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Drones Distribute Swarms of Sterile Mosquitoes to Stop Zika and Other Diseases

Keeping a million mosquitoes alive on board a drone isn’t as easy as you think

4 min read
Photo: Dan Vostok/Getty Images
Bug Off: Of the 3,000 mosquito species in the world, just three spread most human diseases.
Photo: Dan Vostok/Getty Images

The deadliest animal onEarth, by far, is the mosquito. Each year, mosquitoes infect about 700 million people with diseases such as malaria, dengue fever, West Nile virus, and Zika. Millions of people die annually from mosquito-borne illnesses, and many of those diseases can’t be cured with drugs. It’s best to avoid being bitten in the first place, but this is becoming more difficult as the insects expand their range, migrating north with warming climates.

For decades, government agencies and nonprofit organizations have tried to prevent the spread of mosquito-borne diseases in developing countries by spraying large areas with insecticides. But that process is expensive, especially as mosquitoes develop resistance to commonly used chemicals. The United States Agency for International Development (USAID) has begun to look for other mosquito control methods.

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The Bionic-Hand Arms Race

The prosthetics industry is too focused on high-tech limbs that are complicated, costly, and often impractical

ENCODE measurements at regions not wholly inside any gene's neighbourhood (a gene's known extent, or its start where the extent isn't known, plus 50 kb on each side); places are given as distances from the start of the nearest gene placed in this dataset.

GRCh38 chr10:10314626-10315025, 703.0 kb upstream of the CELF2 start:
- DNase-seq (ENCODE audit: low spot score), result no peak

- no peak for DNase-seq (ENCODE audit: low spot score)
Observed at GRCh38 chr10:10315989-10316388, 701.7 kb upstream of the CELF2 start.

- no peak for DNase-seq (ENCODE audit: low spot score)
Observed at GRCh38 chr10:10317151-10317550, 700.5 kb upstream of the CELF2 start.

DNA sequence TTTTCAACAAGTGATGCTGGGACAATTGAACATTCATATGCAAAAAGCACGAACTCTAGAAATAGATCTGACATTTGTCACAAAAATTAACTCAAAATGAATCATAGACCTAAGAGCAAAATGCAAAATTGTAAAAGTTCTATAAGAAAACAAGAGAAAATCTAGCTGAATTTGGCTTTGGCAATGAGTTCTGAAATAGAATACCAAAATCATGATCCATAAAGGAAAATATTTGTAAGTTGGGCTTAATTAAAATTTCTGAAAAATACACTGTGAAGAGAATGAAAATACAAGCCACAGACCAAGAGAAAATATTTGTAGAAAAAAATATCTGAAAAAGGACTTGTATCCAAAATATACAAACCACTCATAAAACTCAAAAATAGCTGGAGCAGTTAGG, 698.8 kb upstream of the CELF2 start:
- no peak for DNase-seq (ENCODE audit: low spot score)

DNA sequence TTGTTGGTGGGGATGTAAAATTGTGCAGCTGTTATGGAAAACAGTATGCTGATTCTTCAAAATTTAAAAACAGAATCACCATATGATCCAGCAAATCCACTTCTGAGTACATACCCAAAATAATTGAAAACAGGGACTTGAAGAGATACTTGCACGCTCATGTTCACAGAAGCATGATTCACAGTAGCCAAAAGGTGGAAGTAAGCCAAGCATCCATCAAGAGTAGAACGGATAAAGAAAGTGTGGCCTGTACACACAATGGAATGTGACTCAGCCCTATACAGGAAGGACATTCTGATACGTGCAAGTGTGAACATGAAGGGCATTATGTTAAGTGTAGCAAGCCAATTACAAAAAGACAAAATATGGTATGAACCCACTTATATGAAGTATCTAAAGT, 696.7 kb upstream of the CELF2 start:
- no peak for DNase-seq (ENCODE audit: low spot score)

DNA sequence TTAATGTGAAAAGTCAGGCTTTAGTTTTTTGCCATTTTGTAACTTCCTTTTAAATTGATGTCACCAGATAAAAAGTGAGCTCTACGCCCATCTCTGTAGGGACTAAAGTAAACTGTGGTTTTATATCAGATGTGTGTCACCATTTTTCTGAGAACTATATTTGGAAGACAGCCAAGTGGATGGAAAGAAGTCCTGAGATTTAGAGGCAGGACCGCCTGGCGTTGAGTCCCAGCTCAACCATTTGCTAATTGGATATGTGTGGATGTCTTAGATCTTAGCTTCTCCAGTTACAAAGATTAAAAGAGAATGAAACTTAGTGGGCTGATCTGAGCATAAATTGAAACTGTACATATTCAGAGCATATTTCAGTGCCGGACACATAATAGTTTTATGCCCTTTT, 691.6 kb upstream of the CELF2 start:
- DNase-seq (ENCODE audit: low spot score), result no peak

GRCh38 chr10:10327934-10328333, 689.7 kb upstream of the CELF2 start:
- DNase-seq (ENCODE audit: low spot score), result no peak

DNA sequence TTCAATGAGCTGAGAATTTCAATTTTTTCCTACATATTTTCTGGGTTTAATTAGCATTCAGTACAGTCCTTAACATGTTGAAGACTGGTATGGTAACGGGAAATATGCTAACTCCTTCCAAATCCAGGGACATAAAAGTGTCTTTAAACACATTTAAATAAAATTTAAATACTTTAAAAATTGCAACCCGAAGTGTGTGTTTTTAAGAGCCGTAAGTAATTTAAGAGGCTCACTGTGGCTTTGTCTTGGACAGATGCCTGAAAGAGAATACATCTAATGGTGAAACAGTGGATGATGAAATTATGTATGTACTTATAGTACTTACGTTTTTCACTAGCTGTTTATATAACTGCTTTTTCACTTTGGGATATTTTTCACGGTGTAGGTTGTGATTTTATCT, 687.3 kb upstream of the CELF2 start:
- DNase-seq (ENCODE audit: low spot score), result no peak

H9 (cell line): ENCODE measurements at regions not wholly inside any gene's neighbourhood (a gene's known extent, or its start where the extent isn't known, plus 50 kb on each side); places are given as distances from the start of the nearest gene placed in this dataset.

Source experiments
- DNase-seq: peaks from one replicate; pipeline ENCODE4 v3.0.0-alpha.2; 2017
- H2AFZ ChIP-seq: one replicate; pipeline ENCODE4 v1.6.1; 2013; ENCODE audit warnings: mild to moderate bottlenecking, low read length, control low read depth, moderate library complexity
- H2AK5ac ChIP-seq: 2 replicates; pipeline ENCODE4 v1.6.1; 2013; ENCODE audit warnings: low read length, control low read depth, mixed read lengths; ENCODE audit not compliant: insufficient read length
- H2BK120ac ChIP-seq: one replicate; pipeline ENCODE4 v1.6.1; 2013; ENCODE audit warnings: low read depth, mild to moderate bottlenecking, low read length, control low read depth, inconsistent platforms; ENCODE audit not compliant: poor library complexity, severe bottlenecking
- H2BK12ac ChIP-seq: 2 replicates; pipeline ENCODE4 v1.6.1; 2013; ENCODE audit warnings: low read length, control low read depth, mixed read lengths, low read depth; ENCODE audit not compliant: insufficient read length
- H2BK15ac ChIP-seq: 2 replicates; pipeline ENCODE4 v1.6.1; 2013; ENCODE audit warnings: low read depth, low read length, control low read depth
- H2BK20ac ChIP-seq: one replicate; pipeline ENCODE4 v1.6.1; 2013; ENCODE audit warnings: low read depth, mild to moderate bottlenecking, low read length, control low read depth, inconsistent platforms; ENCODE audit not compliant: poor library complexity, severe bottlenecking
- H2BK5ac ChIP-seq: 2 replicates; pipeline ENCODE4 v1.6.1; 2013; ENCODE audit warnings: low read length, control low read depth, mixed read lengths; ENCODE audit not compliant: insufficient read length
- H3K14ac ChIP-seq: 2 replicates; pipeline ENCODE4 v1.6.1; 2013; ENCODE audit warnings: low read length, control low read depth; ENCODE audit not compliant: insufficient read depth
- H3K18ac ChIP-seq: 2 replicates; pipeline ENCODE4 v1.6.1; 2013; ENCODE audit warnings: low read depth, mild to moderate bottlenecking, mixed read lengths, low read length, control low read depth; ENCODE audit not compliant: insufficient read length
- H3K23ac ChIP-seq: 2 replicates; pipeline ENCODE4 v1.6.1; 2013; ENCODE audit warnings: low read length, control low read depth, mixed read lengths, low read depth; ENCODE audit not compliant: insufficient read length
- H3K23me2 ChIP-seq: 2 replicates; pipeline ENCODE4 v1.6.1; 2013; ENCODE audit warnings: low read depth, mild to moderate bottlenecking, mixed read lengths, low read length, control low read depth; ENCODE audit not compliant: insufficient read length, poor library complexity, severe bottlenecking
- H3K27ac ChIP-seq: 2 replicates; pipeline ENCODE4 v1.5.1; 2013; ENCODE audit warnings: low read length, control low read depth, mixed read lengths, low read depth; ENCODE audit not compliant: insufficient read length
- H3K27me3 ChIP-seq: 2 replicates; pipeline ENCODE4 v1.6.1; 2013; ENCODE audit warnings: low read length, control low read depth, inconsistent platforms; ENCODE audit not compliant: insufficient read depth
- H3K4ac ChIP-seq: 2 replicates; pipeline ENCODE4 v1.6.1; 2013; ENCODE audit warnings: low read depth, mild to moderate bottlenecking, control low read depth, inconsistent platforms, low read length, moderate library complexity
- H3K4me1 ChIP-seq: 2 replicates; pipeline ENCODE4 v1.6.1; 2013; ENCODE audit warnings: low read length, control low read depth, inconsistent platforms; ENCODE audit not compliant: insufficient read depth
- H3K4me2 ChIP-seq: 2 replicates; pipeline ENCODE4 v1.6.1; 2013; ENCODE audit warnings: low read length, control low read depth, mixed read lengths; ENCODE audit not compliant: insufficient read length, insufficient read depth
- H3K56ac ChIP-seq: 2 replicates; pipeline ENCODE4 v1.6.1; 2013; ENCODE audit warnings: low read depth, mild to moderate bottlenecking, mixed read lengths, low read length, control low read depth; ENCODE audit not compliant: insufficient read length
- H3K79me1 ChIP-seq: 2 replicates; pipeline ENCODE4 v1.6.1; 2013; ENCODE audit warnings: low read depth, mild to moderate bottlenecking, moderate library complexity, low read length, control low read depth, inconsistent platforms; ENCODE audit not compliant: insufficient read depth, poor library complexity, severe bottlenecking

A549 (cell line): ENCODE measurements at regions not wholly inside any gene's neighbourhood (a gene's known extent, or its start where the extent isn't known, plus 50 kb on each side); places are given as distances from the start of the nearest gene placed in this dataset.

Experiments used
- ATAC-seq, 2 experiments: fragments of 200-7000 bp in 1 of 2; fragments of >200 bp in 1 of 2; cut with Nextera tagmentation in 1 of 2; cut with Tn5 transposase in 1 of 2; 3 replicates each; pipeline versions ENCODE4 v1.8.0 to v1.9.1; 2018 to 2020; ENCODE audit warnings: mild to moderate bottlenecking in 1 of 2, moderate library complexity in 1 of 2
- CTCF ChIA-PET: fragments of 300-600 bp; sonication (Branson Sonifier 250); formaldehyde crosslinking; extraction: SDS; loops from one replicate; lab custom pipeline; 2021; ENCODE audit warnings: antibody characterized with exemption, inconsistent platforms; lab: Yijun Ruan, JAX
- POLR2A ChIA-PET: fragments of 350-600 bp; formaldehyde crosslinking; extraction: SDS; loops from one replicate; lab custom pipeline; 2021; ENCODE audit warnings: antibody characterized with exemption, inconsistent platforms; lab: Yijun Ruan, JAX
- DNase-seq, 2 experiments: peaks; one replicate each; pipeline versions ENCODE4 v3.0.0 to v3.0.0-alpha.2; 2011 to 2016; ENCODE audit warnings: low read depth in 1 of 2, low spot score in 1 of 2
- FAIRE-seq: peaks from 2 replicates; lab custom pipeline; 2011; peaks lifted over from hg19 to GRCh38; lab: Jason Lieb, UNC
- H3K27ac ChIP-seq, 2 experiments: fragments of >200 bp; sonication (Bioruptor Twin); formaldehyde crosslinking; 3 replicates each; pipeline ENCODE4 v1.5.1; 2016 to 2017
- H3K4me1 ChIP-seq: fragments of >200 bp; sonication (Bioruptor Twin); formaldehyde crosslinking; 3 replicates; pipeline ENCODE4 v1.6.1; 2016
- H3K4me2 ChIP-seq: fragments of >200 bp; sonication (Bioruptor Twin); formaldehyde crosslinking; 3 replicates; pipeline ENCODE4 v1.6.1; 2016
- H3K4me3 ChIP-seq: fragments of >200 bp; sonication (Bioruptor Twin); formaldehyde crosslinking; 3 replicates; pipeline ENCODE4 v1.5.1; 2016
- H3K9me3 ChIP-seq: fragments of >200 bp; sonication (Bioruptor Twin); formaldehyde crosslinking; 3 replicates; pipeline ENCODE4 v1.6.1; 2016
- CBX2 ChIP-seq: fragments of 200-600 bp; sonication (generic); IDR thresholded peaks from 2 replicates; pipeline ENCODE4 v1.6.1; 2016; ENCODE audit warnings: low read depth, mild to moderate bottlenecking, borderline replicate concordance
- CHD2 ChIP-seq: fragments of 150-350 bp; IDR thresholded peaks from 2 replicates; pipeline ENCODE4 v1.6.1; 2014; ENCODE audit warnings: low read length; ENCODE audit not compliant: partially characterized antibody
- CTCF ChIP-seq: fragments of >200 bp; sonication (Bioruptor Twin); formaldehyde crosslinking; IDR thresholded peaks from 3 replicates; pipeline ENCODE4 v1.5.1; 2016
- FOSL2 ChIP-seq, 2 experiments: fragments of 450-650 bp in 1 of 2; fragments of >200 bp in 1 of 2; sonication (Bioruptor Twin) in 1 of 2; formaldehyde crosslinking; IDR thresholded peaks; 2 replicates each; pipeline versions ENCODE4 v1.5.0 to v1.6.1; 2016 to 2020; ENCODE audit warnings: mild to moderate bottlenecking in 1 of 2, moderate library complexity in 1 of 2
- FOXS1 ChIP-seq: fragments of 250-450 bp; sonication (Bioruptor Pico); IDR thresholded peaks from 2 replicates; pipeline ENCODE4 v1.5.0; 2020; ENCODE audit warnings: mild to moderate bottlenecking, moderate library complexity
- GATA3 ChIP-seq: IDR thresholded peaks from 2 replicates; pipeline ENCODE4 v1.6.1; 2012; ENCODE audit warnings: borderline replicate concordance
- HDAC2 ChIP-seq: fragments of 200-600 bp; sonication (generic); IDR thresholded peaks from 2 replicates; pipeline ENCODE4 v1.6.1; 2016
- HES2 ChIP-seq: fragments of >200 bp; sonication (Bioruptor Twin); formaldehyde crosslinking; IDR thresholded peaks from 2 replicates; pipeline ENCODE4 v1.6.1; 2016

12 min read
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A photograph of a young woman with brown eyes and neck length hair dyed rose gold sits at a white table. In one hand she holds a carbon fiber robotic arm and hand. Her other arm ends near her elbow. Her short sleeve shirt has a pattern on it of illustrated hands.

The author, Britt Young, holding her Ottobock bebionic bionic arm.

Gabriela Hasbun. Makeup: Maria Nguyen for MAC cosmetics; Hair: Joan Laqui for Living Proof
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In Jules Verne’s 1865 novel From the Earth to the Moon, members of the fictitious Baltimore Gun Club, all disabled Civil War veterans, restlessly search for a new enemy to conquer. They had spent the war innovating new, deadlier weaponry. By the war’s end, with “not quite one arm between four persons, and exactly two legs between six,” these self-taught amputee-weaponsmiths decide to repurpose their skills toward a new projectile: a rocket ship.

The story of the Baltimore Gun Club propelling themselves to the moon is about the extraordinary masculine power of the veteran, who doesn’t simply “overcome” his disability; he derives power and ambition from it. Their “crutches, wooden legs, artificial arms, steel hooks, caoutchouc [rubber] jaws, silver craniums [and] platinum noses” don’t play leading roles in their personalities—they are merely tools on their bodies. These piecemeal men are unlikely crusaders of invention with an even more unlikely mission. And yet who better to design the next great leap in technology than men remade by technology themselves?

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